|Monthly Tech-Tip |
Alternate Names: F3134, Frit 3134-2
Description: Leadless and low alumina high calcia borosilicate frit
March 2023: This frit IS NOT A SUBSTITUTE for Gerstley Borate, their chemistries are totally different. However, when assessing each glaze that employs GB it is often possible to source some or all of the B2O3 from this frit while adjusting the rest of the recipe to compensate for the differences. Please see the Gerstley Borate page for more information.
A USA pottery frit. A shortage in NA early 2021 led many companies to search for alternatives, Fusion Ceramics inherited some with their F-12. During the process of moving production from a facility in Washington, PA to a state-of-the-art factory in Villagran, Mexico they had to work through a variety of issues (such as Covid 19, raw material shortages, transportation issues and production problems), but they were in full production in April, 2021 (and catching up with back orders).
Ferro now calls it Frit 3134-2. This is a popular frit and has been used for many years as a general-purpose melter across all tempreatures. Equivalents are made by many frit companies. Ferro says that it is "intended for use as a lime and borate source in partially fritted glazes, lead bisilicate glazes and low-cost hobby glazes cone 06-10". But from the viewpoint of ceramic chemistry, this frit is a great 'oxide warehouse', it is useful in so many kinds of glazes, we often use it to showcase the value of Frits in formulating and adjusting glazes as (formulas of oxides rather than recipes of materials).
The reason this is billed as useful in partially fritted glazes is because of how valuable it is in supplying B2O3 (raw B2O3 sources have many issues). It gives us lots of boron along with CaO and Na2O (which most glazes need) but no Al2O3 (so it can be supplied from clay to harden and suspend the slurry).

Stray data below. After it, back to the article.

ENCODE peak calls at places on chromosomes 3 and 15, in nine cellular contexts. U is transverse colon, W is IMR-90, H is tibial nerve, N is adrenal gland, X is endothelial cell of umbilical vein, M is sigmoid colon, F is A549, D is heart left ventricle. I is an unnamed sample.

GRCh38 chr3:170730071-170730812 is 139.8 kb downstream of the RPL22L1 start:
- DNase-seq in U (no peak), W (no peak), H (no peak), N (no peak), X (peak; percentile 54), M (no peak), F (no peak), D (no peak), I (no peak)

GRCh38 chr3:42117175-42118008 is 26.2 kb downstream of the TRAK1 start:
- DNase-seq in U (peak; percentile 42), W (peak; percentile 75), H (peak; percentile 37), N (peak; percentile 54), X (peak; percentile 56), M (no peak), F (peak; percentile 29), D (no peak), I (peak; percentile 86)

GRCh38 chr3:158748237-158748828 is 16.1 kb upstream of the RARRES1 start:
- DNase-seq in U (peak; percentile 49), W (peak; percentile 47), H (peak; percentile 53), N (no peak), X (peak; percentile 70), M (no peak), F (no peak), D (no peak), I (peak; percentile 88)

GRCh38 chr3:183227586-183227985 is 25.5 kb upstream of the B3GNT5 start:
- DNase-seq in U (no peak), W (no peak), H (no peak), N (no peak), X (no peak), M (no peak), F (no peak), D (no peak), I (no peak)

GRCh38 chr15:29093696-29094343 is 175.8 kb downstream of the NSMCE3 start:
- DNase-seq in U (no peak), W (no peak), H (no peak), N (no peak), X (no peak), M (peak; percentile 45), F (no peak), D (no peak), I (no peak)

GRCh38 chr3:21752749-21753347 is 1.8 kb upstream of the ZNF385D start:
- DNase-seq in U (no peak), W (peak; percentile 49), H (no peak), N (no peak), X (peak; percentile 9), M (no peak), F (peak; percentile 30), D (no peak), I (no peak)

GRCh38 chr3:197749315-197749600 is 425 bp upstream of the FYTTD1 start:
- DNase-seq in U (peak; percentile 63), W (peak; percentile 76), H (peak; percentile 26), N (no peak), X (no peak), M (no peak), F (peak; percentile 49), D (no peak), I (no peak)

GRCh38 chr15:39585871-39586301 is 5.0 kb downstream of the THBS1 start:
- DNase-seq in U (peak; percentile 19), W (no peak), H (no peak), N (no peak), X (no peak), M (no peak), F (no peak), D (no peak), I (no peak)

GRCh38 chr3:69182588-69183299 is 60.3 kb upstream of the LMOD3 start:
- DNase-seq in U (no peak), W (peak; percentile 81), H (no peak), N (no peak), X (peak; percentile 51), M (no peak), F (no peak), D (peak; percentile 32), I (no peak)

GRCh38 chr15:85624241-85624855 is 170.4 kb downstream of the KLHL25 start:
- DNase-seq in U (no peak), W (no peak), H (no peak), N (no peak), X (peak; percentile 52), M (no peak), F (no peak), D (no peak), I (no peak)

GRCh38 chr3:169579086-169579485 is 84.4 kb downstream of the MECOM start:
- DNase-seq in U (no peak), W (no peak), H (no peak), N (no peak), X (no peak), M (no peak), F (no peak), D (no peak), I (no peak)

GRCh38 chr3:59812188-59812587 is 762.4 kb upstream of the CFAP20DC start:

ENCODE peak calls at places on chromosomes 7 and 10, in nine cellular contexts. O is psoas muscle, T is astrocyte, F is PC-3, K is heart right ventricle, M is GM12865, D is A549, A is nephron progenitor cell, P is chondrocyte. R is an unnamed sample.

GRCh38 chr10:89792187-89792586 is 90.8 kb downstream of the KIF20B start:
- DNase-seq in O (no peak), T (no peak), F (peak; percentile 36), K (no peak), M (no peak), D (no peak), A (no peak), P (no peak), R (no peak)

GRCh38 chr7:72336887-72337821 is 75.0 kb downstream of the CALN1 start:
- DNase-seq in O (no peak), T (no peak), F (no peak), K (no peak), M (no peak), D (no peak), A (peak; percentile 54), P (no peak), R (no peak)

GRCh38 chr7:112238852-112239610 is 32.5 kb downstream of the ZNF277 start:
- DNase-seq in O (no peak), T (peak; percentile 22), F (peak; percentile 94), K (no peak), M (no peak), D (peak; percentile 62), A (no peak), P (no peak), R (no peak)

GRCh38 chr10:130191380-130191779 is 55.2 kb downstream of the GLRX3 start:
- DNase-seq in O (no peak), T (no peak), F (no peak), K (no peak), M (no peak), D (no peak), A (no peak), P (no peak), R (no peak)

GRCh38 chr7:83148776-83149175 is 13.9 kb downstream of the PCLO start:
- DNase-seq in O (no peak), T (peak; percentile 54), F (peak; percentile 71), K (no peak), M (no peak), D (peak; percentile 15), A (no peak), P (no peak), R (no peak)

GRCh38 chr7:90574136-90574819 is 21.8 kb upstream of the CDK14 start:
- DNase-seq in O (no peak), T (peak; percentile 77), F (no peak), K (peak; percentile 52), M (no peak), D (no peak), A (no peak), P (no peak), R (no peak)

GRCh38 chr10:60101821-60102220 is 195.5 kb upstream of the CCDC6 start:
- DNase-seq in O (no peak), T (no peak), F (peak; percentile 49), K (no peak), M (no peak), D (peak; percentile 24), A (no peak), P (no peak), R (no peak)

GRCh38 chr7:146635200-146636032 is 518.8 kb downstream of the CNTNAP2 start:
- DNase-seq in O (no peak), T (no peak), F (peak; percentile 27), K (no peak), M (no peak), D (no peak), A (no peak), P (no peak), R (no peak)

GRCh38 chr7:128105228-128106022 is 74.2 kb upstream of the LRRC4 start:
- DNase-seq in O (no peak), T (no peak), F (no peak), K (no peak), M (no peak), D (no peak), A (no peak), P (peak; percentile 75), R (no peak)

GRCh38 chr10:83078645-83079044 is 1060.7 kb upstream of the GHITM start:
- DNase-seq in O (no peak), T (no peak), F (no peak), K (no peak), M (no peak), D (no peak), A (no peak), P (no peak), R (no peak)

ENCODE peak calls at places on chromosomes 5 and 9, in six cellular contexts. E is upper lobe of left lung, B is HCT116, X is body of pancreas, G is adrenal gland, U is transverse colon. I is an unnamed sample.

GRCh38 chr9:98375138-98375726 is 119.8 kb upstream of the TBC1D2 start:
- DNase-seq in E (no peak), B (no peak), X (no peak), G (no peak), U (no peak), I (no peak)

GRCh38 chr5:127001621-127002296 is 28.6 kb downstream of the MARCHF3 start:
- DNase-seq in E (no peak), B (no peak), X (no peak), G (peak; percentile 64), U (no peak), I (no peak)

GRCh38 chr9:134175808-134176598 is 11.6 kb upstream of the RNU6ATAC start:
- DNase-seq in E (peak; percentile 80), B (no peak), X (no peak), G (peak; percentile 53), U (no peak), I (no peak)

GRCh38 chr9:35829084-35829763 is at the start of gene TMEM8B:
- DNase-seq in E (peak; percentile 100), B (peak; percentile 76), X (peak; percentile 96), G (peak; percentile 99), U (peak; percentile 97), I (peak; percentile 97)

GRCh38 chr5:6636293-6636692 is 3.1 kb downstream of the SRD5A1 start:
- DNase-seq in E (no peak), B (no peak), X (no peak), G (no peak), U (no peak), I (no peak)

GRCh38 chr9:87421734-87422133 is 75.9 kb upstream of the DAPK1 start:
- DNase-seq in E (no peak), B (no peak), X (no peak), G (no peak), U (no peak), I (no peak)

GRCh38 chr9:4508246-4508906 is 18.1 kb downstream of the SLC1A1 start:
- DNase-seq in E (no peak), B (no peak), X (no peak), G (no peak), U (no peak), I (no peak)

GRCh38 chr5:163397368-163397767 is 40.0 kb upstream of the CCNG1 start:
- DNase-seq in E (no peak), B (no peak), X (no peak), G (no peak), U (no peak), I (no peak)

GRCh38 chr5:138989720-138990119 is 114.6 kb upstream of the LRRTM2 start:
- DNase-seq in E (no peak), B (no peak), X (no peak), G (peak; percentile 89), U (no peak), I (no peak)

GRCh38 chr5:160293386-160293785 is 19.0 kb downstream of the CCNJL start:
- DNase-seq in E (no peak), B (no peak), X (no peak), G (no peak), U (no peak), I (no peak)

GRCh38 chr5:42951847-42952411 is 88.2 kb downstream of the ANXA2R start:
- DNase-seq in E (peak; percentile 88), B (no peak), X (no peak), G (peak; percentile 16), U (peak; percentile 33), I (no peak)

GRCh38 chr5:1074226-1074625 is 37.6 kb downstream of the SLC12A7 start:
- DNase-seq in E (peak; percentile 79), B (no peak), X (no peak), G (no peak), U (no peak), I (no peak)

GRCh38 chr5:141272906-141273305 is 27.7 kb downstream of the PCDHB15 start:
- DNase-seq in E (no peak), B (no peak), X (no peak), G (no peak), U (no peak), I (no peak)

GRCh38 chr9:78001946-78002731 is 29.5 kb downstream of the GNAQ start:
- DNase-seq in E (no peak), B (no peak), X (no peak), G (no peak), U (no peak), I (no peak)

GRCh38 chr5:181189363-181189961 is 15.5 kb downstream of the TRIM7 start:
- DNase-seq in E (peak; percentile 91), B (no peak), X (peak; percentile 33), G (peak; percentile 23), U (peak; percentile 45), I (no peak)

Several factors make this frit's chemistry so attractive:
-It has almost no alumina. That means, as already stated, that Al2O3 can be supplied by clay, giving the glaze better suspension and hardening properties. Conversely, adding Frit 3134 to a recipe (to supply boron for example) does not require reduction of clay content.
-It has high sodium. That means that its presence enables reducing feldspar content which in turn provides even more opportunity to source Al2O3 from kaolin or clay.
-It has high boron. That gives it a lot of bang for buck as a flux, especially in middle temperature.
-It has a very high CaO content. That makes it useful for developing chrome-tin pinks and maroons. CaO-sourcing raw materials do not normally melt at low temperatures but a frit of this chemistry (high soda and boron) does.
The high expansion of this frit is quite useful since it can be used in a frit blend to create low-temperature glazes with adjustable thermal expansion. The high boron means it can tolerate a very high alumina content from other materials, especially clay. For example, 40 Frit 3124, 40 Frit 3134 and 20 Kaolin is expansion-adjustable since the Frit 3134 can be increased at the expense of 3124 if the glaze is shivering and vice versa if it is crazing.
This frit is often used effectively as part of the strategy to substitute for Gerstley Borate in glazes. It is valuable because it contains lots of sodium and calcium while at the same time sourcing the B2O3. This often enables reducing the feldspar content in the glaze, and then replenishing the oxides contributed by both it and the GB with this frit and kaolin (the latter of which acts to suspend and harden the glaze slurry).